Haceta Beach Sunset II
Copyright Howard Grill

Bandon Beach

One of the nice things about not doing photography professionally (of course there are lots of not nice things about this as well...such as never having enough time to do all the photographic things that one wants to) is that one can take all the diversions they want without worrying about getting certain projects done. One of my recent diversions has been to submit images to Alamy and PhotoShelter, both of which I was recently accepted to. This has entailed processing some of my older images that I have not yet gotten around to doing.

At any rate, one of the images I ran across and processed is one that I had started working on many moons ago and put down. I took the opportunity to complete and submit it.

One of the nice things about going back to older images is that they truly do bring back memories of having been at different locations. This particular shot was taken on a workshop with Nancy Rotenberg on the Oregon Coast.

Bandon Beach is truly a surreal place with amazing sea stack formations. The memory of the location is great, but remembering the great folks who I spent time with on that one week trip is even sweeter!

Bandon Beach Sunset At Low Tide
Copyright Howard Grill


About a week ago, I wrote a post about bird photography and mentioned that it is not the type of photography I usually do, but offered up a picture or two anyway. Along the same theme of photographic sub-specialties that I don't frequently undertake is insect photography. In a way, it is similar to bird photography in that those that devote a good portion of their time to photographing insects can come up with the most amazing images.......when you view them it can feel like you are entering a new and surreal universe. Though this image is far from generating that type of feel, it is one that I have liked ever since I took it on a workshop with John and Barbara Gerlach several years ago.

Crab Spider
Copyright Howard Grill

One of the reasons that I like the image is that it demonstrates some of the concepts of composition that I would typically apply to much larger subjects. I like the way the markings on the body of the spider echo the color of the flower as well as the way the two portions of the flower on the left and right droop downwards, echoing the angle of the markings on the spider's body. On a larger scale, I liked the gentle diagonal made by the whole flower across the frame, instead of its being straight up and down.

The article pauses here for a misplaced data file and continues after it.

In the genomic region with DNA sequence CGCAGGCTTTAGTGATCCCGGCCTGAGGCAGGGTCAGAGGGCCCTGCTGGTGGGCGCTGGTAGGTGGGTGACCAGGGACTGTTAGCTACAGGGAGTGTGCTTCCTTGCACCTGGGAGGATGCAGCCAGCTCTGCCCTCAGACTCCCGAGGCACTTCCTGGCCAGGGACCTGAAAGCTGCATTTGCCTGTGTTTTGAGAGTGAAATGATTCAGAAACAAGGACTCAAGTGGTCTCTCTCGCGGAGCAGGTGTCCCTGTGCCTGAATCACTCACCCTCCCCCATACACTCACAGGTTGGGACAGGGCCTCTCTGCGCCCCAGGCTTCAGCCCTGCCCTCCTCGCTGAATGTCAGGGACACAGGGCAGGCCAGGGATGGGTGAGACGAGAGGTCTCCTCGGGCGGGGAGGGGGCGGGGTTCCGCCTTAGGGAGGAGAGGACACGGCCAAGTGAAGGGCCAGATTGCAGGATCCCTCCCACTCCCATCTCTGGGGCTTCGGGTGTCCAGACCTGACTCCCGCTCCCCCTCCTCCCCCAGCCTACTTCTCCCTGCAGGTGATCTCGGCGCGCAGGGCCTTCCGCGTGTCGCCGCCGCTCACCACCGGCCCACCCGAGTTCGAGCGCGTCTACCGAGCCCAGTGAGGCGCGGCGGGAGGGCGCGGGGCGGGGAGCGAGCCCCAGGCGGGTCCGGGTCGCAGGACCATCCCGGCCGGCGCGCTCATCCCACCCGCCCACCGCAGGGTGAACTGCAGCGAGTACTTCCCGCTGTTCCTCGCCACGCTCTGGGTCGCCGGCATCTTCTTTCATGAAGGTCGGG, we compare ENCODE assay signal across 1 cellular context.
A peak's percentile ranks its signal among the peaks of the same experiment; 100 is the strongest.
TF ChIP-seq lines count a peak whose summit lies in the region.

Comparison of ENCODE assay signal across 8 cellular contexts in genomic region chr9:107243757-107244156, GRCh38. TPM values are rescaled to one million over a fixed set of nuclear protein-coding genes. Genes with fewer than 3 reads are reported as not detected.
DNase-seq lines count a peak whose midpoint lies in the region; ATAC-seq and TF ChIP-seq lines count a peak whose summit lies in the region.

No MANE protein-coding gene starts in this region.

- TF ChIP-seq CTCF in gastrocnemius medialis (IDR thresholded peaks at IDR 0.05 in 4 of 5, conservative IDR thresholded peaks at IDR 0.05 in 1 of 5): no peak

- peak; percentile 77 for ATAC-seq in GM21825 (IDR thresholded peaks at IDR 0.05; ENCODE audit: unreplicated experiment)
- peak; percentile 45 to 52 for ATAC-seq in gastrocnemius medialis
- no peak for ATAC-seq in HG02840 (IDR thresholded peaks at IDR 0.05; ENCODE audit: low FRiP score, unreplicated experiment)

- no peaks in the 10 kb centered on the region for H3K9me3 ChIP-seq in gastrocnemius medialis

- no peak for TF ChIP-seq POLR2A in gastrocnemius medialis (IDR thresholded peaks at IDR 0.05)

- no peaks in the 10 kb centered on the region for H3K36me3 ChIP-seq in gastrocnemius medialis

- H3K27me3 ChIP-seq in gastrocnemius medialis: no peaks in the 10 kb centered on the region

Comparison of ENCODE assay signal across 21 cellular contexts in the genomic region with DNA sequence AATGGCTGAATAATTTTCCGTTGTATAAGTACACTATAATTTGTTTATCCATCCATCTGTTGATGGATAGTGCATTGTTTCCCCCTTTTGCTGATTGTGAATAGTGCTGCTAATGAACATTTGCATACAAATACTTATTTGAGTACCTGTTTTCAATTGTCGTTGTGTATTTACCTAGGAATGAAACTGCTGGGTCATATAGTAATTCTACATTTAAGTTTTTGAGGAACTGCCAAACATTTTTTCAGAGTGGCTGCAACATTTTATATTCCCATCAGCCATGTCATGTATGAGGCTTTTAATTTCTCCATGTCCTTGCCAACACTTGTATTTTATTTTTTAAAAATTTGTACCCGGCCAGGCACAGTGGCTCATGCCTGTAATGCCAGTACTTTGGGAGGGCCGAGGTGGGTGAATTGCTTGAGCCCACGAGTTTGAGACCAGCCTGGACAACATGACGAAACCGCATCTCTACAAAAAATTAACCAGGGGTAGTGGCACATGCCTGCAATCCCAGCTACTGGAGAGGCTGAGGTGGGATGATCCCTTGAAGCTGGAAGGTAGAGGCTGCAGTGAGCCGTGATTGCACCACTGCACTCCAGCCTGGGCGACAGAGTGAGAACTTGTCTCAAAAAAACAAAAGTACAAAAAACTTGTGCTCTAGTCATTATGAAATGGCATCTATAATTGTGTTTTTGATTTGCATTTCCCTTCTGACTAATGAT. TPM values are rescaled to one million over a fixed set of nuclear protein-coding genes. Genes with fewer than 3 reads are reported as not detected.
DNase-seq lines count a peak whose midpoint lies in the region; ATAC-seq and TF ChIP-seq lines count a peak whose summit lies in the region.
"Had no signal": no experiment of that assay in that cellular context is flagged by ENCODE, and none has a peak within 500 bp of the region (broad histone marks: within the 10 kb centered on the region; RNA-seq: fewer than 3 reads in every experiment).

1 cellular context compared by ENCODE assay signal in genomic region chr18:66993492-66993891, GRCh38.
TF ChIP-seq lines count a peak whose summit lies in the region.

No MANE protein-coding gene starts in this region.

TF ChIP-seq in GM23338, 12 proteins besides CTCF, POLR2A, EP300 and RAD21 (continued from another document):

I find it interesting that the qualities that contribute to making successful images can generally be applied to most subjects.


Many people remember their family vacations by looking over the snapshots they take. Oddly enough, I am not one of them. I think it has something to do with being a perfectionist when it comes to photography. It makes it difficult to just knock off snapshots. Oh sure, I do have a tiny point 'n shoot and certainly take some quick shots of the kids on the beach and that sort of thing. But I don't particularly enjoy doing that because I constantly find myself trying to figure out how to make the shot better instead of enjoying the moment. Or, if I see something really nice, I will find myself wishing I had my dSLR along. I know this isn't a good habit to have, but it just instead of taking a ton of snaps I live and experience the vacation with joy but without trying to fully record it. My wife ends up taking snaps that we can enjoy years down the line.

What looking through images does for me is to remind me of the workshops and photography trips I have been on. I have many images from these trips and they are associated with memories of working hard with a group of like-minded people to try and make good photographs.

I was recently going through some shots and ran across this one, which reminded me of a terrific evening on a workshop with Alain Briot at Monument Valley.

Mitten With Moon
Copyright Howard Grill


Yet another post regarding something new I learned during the Smoky Mountain Fall Workshop I recently attended. Similar to the zoom abstract post I recently made, it involves something that can also be done in Photoshop.....but it is so much more satisfying to do it in-camera.

Copyright Howard Grill

This type of vignette with a 'color wash' is related to the 'shoot through technique', whereby one focuses on a relatively distant subject through grasses, flowers, or other objects that are closer, and shoots at a relatively wide aperture to ensure that these closer objects appear as an out of focus color that imparts an ethereal quality to the image.

To make this particular image, all that had to be done was to first compose and focus on the sumac. Then I took a leaf, tore a hole in its center, and held the leaf close to the lens. By then looking through the viewfinder, I could get a sense of how the subject was centered within the hole in the leaf. Since the leaf is extremely out of focus, the edges of the hole are very soft. Because of the edge softness, it really doesn't matter if you can't hold the leaf perfectly still. As a matter of fact, you could even play with purposefully moving the leaf. Take a bunch of shots, as they will all look different and it may take some trial and error in the placement of the leaf to get exactly what you want.

Sure, it can be done in Photoshop, but this is infinitely more satisfying and a lot more fun. It is one of those things that, once shown how, makes you say "Duh, why didn't I think of that!" Give it a whirl and see what you get. Thanks to the "Photography With Heart" workshop folks for showing me how!

Before You Leave.....Turn Around